Gary Neville had already spent the morning talking Premier League but, like any good full-back who spends the 90 minutes motoring up and down the sideline, there was no sign of him flagging come the resumption after lunch.
The allotted time had already dipped well into the red when the PR handlers put the whistle to their lips. It was Neville who insisted on another five minutes of chat before the next round table was rolled in.
At least two answers stretched towards the five-minute mark. Some interviewees use such monologues as filibusters but the former Manchester United defender never once looked less than switched on and engaged.
Most obviously when he launched into a detailed critique of the demographics and wider realities of the Premier League having been asked if his old club had ‘lost some of its soul’ with the draining from the senior roster of any Irish blood.
He nodded when names such as Johnny Carey, Noel Cantwell, and Roy Keane were uttered but the response was emphatic.
“This is not a Manchester United, or an Irish problem,” he pointed out. “This is a problem, full stop, in the Premier League.”
Neville widened the debate. Where are all the Welsh players at top clubs, he asked. The Scots and the Northern Irish. Even the English. They make up just over 30% of the playing panels in their own domestic league. That’s roughly half the percentage of Germans in the Bundesliga.
Neville is no cheerleader, his punditry work on Sky is evidence of that, but he is a paid-up fan of the Premier League and believes it is the best in the world for everything from branding to viewing figures, excitement and supporter engagement.
He couldn’t imagine a playing career that didn’t involve the sharing of a dressing room with the likes of Peter Schmeichel, Eric Cantona, or Carlos Tevez. That said, he liked the mix of local and international at United in his day.
“That to me feels like the right blend for an international league.”
It’s wishful thinking now, of course.
Players from these shores are finding berths in the divisions below to be far more accessible although the decision this summer of Adam Rooney to swap the Scottish top-flight for Salford City in the Vanarama National League still came out of left field.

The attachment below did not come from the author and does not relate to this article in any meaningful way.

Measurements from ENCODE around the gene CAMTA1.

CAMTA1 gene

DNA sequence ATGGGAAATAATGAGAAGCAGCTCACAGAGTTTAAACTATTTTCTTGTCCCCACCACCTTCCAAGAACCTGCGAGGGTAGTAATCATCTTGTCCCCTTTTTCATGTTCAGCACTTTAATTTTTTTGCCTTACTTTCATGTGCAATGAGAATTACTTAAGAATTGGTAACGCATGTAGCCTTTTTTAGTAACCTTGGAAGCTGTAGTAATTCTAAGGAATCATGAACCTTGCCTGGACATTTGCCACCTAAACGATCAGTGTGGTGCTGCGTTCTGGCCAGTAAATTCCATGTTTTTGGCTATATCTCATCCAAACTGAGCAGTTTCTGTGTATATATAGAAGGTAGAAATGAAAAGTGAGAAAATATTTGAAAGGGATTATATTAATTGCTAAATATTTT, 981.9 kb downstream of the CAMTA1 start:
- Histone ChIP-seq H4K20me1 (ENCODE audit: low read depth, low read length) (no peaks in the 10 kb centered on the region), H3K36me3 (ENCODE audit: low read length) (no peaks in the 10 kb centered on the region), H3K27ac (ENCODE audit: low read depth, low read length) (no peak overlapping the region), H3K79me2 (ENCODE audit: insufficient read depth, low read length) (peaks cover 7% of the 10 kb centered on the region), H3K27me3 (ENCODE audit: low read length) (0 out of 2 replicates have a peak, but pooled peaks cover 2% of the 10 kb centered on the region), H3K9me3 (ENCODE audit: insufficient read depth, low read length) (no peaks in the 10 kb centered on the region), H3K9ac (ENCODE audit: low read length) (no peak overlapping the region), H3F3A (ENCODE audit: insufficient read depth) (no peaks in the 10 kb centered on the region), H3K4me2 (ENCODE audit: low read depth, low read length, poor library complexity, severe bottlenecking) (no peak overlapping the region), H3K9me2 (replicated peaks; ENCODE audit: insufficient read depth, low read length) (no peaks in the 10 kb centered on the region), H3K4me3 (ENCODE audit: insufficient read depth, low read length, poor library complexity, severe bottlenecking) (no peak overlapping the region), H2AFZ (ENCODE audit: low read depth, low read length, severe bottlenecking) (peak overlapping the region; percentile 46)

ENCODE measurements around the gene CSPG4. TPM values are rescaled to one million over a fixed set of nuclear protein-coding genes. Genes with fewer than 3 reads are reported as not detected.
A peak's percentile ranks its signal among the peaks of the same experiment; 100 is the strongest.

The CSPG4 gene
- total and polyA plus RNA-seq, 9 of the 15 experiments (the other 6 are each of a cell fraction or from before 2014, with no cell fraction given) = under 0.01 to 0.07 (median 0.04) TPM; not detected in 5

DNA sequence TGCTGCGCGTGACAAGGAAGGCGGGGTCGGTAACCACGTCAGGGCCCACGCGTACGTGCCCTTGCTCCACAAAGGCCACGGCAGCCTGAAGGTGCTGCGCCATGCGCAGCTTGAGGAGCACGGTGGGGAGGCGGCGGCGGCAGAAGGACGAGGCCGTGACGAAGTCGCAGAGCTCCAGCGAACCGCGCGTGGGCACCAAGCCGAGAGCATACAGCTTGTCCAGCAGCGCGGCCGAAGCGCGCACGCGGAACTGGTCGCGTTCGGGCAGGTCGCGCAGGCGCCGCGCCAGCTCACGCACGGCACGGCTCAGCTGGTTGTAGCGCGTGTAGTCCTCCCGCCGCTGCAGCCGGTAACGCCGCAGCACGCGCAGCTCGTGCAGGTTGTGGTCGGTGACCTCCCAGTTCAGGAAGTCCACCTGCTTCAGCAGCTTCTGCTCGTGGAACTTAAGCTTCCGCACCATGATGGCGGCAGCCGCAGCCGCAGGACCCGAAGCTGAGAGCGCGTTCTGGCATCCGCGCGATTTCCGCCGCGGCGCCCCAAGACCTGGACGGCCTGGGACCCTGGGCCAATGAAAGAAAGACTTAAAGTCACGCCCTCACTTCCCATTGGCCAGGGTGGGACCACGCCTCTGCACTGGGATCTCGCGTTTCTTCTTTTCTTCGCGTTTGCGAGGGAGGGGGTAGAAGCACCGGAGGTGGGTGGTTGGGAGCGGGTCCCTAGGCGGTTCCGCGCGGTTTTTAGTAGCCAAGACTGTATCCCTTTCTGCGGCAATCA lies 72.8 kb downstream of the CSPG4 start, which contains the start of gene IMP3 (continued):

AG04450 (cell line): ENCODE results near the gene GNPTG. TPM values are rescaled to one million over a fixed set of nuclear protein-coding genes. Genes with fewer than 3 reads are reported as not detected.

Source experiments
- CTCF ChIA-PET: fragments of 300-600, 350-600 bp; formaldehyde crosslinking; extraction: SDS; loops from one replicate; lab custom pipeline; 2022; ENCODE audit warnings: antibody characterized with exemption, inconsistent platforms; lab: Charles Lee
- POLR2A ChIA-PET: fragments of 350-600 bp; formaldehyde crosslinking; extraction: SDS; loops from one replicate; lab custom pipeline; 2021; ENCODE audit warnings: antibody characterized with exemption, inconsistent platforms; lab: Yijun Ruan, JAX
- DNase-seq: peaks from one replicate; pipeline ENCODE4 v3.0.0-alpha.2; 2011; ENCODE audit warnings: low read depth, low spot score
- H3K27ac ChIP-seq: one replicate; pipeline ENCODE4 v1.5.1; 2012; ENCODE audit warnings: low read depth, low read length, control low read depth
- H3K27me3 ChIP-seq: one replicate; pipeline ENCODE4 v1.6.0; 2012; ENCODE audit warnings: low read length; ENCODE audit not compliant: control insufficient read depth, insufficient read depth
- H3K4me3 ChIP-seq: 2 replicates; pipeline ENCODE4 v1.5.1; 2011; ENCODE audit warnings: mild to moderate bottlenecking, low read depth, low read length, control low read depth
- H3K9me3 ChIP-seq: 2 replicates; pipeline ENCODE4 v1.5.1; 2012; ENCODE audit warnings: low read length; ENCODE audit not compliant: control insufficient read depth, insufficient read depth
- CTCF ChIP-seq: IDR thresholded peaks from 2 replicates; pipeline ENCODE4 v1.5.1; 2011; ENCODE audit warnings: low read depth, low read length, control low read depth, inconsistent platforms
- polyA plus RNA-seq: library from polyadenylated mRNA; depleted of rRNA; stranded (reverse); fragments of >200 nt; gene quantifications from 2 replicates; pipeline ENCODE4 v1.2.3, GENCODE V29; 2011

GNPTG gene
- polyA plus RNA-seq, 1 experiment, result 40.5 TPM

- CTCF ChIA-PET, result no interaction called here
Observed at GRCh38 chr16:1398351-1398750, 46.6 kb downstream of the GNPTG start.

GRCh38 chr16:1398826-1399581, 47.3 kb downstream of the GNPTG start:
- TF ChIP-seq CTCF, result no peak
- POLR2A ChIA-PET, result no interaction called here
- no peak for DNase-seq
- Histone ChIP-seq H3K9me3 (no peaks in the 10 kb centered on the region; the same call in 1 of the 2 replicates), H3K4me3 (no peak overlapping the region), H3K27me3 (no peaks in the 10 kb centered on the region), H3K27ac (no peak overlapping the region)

Part-owned by Neville, his brother Phil, Giggs, Nicky Butt and Paul Scholes, the fifth-tier club’s ambitions have been laid bare by the capture of the experienced Irish striker who scored 66 goals for a side second-best to Celtic this last four seasons.
Reports in England have suggested that a wage reputed to be in the region of £4,000-per-week simply blew anything Aberdeen, or Motherwell, who had also been interested in signing the 30-year old, out of the water.
Neville hasn’t seen the new man first-hand yet.
City drew their season opener at home to Leyton Orient on Saturday, thanks to a goal from Galway native and former Limerick player Rory Gaffney, and Rooney’s first for the club couldn’t prevent a 2-1 defeat away to Gateshead on Tuesday.
Next up is Sutton United tomorrow and Neville will be there. The move is a challenge for Rooney. He accepts that. Salford play in front of crowds of just 2,000 people and the standard is below that of the SPL. But he has clear expectations of the star signing.
“In football that will come if you do the first thing right. I would like him to influence his team-mates in a positive way, because he’s got the experience, the knowhow and he’s been around the block.
“So the idea is that you’d like to see him influence his teammates, you’d like to see him being the man who scores the goals that his reputation and previous record brings. But the most important thing is that he fights for us every single game.
“I watched the game on telly last Saturday against Leyton Orient and his workrate was fantastic. With workrate, performance will come and goals will come. Things will happen.”